José Luis Leyva Cruz, a professor at the University of Camaguey, also has embraced entrepreneurship with a project he calls “ DLíderes,’’ whose goal is to develop entrepreneurial leaders in Cuba. Lacking another space, the organization held its first meeting in front of his home in Camaguey.
He outlined DLíderes’ goals during the ASCE meeting: Develop networks of entrepreneurs and intellectuals, provide training in leadership and technology, develop a digital magazine called @emprenda, and connect international patrons with Cuban entrepreneurs.
“In Havana you see a lot of successful entrepreneurs who are creating jobs or innovating,’’ said Henken. For example, some of the more sophisticated paladares (private restaurants) have live music, well stocked bars and gourmet fare.
“There is a new class of high-quality gourmet restaurants mainly surviving on their owners’ ingenuity,’’ he said. But Henken added, some of the more established enterprises “may have some form of protection’’ and are run by former military or government officials.
Many self-employed people are “still trapped in survival mode with very low productivity,’’ Henken said. “And a lot of corruption is caused by unworkable, antagonistic rules the government has put in place.’’
Analysts said important ingredients for these very small businesses to be more successful would be micro-credit programs, a dependable wholesale network to supply them, and a system for allowing investment capital.
“The micro-entrepreneur is the beginning of the solution; it is not the solution,’’ said Jorge A. Sanguinetty, president of Devtech, an international consulting firm specializing in development.
Self-employment became legal in Cuba in 1993 after the collapse of the Soviet Union plunged the island into dire economic straits, but it fell out of favor as a government policy until President Raúl Castro revived it in 2010.
The Cuban government has made it clear that it doesn’t want market forces to get out of control and that it isn’t a fan of wealth accumulation by its citizens. During the 2011 Party Congress, Castro said that self-employment is “an active element facilitating the construction of socialism in Cuba.’’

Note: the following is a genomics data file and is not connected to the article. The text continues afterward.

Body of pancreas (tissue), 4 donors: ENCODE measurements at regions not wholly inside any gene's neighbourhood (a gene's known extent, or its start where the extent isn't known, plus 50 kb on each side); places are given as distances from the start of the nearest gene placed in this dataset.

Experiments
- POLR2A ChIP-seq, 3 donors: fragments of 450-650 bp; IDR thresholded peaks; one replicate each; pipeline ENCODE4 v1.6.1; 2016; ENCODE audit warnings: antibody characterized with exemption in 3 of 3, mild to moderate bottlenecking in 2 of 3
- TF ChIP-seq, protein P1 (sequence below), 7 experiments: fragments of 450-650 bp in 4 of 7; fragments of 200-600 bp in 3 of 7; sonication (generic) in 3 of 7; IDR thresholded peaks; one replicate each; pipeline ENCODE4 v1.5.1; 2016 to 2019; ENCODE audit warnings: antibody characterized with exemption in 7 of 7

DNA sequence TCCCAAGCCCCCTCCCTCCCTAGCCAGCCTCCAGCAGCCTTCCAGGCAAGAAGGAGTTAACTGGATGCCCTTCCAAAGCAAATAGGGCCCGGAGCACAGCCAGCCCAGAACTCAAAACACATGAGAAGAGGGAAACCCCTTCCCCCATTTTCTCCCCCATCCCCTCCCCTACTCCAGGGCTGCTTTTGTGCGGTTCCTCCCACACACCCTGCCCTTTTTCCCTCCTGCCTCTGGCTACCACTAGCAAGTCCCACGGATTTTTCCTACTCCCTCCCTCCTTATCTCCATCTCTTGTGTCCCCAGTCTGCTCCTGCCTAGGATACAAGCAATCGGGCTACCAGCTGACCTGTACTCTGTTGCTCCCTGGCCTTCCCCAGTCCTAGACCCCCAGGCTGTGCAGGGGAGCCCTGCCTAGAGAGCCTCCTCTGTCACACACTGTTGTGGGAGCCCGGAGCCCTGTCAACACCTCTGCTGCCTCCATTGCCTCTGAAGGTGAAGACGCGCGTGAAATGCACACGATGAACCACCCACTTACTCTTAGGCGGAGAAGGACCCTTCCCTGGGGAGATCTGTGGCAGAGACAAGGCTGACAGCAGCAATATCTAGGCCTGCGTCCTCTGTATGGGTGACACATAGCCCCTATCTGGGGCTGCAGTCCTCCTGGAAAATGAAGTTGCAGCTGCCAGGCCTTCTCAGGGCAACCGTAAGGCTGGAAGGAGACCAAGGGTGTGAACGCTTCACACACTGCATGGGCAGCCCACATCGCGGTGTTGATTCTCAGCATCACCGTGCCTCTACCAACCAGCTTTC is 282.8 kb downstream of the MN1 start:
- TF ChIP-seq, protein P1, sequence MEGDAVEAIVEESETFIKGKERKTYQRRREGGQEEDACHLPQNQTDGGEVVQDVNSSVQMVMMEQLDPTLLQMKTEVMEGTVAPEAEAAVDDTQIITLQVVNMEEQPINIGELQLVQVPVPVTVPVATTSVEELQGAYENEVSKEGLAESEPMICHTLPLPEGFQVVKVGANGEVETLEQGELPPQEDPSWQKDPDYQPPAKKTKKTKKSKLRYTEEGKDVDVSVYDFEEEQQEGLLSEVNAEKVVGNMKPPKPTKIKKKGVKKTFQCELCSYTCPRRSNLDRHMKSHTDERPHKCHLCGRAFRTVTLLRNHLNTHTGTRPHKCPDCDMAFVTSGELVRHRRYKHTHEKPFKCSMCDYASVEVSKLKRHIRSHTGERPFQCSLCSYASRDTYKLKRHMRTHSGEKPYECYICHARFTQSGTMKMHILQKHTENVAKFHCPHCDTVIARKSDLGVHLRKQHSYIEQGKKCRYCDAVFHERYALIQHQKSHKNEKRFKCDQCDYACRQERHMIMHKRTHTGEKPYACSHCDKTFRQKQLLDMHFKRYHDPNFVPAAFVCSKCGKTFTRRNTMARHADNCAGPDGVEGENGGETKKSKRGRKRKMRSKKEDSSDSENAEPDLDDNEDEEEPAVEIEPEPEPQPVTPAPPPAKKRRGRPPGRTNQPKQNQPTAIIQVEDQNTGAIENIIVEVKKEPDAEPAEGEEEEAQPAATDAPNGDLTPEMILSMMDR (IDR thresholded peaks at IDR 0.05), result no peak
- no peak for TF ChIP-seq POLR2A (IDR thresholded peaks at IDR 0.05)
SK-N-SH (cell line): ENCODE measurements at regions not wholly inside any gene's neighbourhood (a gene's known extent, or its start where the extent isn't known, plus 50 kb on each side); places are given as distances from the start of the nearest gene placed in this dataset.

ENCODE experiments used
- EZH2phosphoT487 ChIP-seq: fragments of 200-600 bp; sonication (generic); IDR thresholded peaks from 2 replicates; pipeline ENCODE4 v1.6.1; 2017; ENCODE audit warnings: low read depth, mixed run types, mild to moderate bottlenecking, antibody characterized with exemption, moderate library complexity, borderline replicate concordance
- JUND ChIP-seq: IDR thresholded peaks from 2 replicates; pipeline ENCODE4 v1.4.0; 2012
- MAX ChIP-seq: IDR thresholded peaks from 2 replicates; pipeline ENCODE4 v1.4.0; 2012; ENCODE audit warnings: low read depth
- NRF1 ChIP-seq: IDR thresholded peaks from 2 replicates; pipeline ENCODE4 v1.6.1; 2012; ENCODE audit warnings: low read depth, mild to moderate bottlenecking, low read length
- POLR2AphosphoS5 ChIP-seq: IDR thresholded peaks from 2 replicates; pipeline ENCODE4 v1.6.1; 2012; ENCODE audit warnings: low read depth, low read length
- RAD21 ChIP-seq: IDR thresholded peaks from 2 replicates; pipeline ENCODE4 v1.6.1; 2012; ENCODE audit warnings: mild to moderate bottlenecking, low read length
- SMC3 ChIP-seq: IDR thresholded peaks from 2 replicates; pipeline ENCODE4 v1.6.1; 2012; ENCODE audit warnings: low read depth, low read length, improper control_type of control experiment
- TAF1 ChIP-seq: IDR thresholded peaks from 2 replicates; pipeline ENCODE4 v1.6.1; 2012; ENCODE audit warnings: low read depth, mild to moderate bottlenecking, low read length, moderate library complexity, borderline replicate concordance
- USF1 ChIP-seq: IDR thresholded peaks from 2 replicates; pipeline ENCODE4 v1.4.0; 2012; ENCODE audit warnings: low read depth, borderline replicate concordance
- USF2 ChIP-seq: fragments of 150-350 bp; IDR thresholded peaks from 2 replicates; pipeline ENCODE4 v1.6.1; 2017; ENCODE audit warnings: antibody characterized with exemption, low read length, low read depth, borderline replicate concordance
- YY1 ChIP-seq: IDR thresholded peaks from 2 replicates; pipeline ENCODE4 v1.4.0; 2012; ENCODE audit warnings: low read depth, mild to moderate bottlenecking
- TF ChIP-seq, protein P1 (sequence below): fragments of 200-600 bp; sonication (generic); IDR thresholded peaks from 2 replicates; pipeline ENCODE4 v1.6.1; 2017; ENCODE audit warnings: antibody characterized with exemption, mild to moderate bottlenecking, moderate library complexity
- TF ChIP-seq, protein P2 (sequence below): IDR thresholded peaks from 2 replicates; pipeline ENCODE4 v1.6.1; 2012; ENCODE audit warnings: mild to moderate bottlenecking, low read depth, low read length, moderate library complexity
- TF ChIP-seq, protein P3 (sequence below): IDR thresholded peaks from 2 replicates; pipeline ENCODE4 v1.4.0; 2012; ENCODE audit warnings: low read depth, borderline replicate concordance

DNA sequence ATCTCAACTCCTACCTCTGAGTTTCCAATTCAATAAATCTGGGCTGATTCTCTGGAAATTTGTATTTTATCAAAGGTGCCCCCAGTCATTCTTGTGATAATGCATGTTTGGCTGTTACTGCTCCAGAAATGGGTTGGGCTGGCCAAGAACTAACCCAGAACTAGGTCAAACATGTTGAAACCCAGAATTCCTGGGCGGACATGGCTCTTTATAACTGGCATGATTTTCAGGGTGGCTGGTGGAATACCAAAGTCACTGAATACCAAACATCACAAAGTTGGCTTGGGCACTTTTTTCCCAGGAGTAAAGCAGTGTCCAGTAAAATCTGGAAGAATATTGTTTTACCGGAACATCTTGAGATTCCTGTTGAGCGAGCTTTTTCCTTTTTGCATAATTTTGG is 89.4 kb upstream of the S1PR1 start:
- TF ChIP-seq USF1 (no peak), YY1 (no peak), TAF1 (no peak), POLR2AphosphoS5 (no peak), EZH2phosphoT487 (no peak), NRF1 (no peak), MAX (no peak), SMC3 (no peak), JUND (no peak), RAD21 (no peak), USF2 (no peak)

Meanwhile, informal trade connections also operate between the cuentapropistas and Cuban-Americans despite the U.S. embargo, which has been in place for more than 50 years and prohibits U.S. citizens and companies from buying and selling in Cuba.
U.S. exports of food, farming equipment and medicine are exempt from the embargo, but a wide array of goods also enters in the form of gifts to family and friends.
Cuban-Americans not only bring in many of the products offered for sale by Cuba’s self-employed, but they invest in businesses and provide tools, equipment and other inputs needed to set up small businesses from car-washing operations to woodworking shops.
The Obama administration lifted restrictions on family visits and remittances in 2009, opening the floodgates for Cubans-Americans to send cash and products to the island, and then went even further in 2011 by allowing any American to send $500 per quarter to qualified Cubans on the island.
There are various levels to this “commerce.’’ Some people operate purely as “mules,” ferrying goods to Cuba for a fee and working with a group of customers who aren’t necessarily family members. Others carry goods to Cuba for resale by their families.
Still, other Cuban-Americans act as silent partners, generally joining family members in various enterprises, or supply the cash for purchases of real estate or cars.
“There is this gray area with various levels of legality,’’ said Richard Feinberg, a professor at the University of California, San Diego, and a senior fellow at the Brookings Institution. In effect, sending remittances and goods to Cuba’s private sector is a “way to punch a hole in the embargo,’’ he said.
Despite the problems faced by Cuba’s new class of small entrepreneurs, Sanguinetty views self-employment as a positive in creating civil society. “In any society there are entrepreneurs. The point is that a business entrepreneur is an entrepreneur in general — including political activities. An entrepreneur is a very dynamic person, willing to take risks.’’